In this case — considering none of the other variable that a smart reader is definitely already considering — Strasburg would save 0.74 runs over Detwiler.

But wait, there’s more!

Because Strasburg would start Game One, he’d also start Game Five — i.e. a game that will now, if it’s played, be started by Gio Gonzalez. In order to calculate the impact of Strasburg’s absence, we also have to figure out how many runs (if any) Strasburg would have saved over Gonzalez.

Like before, we consider the pitchers’ lines side-by-side:

Stephen Strasburg 28 159.1 5.7 30.2% 44.2% 7.4% 80 73 72
Gio Gonzalez 32 199.1 6.2 25.2% 48.2% 9.3% 73 73 87

In this case, the pitchers are much more evenly matched: Strasburg’s peripherals are better, but Gonzalez actually prevented real-life earned runs at a greater rate than him. Also, their FIPs are identical. Also, Gonzalez pitched more innings per start. The Cardinals would, very hypothetically, score about 3.32 runs in 6 and 1/3 innings — that is, Gonzalez’s average during the regular season. If we assume that Gonzalez also allows runs at 75% the league-average rate, then we would expect him only to concede 2.49 runs over that many innings. That’s slightly more runs than Strasburg, but also in slightly more innings. I feel comfortable calling it even. I hope you do, too.

Beyond this very basic look at run prevention, it is, of course, necessary to consider context: during a regular-season game, manager Davey Johnson will have let his starters get into trouble. In the playoffs, he is forced to have a significantly quicker hook. According to Baseball Reference, opposing batters had just a .610 OPS against Strasburg for their first plate appearance of a game. In the second plate appearance of a game, batters posted a .641 OPS. For the third, it was a .741 — that is above the National League average of .718. In a playoff situation, Davey Johnson is much more likely to call upon his bullpen — any of whom could likely hold the opposition to a below-average OPS for a short stretch — than let even the Stephen Strasburg face an opposing lineup a third time. Accordingly, Strasburg is unlikely to have saved even as much as the three-quarters of a run noted above.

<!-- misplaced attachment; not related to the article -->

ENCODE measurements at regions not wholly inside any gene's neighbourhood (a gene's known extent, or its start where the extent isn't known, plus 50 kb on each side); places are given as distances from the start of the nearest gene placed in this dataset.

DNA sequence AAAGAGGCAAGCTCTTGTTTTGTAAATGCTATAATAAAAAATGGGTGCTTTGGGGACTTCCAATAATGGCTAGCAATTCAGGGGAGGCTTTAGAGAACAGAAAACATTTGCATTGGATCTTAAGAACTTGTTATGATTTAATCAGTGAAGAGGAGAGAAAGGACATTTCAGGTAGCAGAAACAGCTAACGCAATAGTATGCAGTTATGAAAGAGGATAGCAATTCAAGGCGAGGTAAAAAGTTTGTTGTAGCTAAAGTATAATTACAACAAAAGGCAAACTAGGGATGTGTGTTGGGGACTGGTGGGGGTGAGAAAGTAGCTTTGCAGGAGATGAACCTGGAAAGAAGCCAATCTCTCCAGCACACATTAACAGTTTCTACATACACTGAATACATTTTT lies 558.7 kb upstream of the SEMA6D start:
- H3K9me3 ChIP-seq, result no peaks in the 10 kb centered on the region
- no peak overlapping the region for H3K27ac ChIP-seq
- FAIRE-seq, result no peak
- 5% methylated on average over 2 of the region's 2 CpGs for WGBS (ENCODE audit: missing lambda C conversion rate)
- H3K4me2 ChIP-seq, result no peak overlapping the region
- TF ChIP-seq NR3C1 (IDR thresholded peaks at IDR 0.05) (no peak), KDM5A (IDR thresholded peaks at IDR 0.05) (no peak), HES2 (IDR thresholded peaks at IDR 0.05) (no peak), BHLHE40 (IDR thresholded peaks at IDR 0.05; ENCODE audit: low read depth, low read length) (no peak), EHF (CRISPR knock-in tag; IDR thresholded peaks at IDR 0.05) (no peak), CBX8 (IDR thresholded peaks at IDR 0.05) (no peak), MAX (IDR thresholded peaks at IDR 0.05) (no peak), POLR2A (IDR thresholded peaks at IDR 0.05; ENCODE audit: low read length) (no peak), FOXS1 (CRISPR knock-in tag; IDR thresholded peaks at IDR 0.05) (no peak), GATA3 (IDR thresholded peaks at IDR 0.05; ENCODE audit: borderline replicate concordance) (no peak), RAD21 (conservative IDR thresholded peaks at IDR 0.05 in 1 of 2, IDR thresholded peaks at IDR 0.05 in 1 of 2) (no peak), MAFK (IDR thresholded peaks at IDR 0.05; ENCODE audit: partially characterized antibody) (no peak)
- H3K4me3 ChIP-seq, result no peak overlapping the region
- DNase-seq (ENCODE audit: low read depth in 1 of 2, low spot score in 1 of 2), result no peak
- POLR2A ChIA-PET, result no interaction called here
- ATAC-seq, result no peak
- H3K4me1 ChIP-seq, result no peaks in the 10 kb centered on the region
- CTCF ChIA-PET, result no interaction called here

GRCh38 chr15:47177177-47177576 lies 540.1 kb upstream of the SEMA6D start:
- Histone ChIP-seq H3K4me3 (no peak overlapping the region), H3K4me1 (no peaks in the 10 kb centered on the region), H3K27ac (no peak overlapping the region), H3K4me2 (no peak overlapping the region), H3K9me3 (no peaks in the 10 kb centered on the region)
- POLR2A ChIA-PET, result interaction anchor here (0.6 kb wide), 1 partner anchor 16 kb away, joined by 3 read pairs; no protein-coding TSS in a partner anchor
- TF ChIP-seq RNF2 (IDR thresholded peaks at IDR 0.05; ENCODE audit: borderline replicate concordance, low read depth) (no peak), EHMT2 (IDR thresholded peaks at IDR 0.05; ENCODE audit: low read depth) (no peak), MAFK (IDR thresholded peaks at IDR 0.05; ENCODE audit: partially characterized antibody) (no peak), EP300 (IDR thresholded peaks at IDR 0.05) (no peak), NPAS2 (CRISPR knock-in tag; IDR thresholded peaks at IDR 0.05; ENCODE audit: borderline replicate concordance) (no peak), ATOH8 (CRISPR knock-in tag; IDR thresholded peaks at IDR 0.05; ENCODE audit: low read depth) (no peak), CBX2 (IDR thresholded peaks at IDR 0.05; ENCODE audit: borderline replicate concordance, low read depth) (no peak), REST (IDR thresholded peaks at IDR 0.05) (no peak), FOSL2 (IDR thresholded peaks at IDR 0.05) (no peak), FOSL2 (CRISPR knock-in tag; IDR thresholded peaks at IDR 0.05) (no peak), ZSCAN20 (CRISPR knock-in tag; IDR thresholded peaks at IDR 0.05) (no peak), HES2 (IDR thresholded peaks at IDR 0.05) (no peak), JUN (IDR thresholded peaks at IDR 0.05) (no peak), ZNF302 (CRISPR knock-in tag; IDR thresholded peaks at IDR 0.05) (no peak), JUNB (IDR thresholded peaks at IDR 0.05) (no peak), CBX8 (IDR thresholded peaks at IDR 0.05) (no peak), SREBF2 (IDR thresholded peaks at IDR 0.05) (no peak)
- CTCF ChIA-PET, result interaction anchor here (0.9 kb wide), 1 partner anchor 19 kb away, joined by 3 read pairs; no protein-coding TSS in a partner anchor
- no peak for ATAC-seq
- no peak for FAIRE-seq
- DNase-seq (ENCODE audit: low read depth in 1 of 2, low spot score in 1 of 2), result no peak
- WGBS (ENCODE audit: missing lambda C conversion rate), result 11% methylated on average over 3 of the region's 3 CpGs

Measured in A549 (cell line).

In conclusion: does Strasburg’s absence make a difference? Yes, but one that is more likely to be overstated than not.

We hoped you liked reading How Many Runs Would Strasburg Have Saved? by Carson Cistulli!

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Carson Cistulli has published a book of aphorisms called Spirited Ejaculations of a New Enthusiast.

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evil kevin towers
evil kevin towers

its too bad there’s no way to quantify the confidence advantage a team has with their best player leading the charge. kind of like how the justice league is more effective when superman is around, even if he just sits on his super ass. strasburg not being around has got to take the wind out of the team’s sales to an extent.

evil kevin towers
evil kevin towers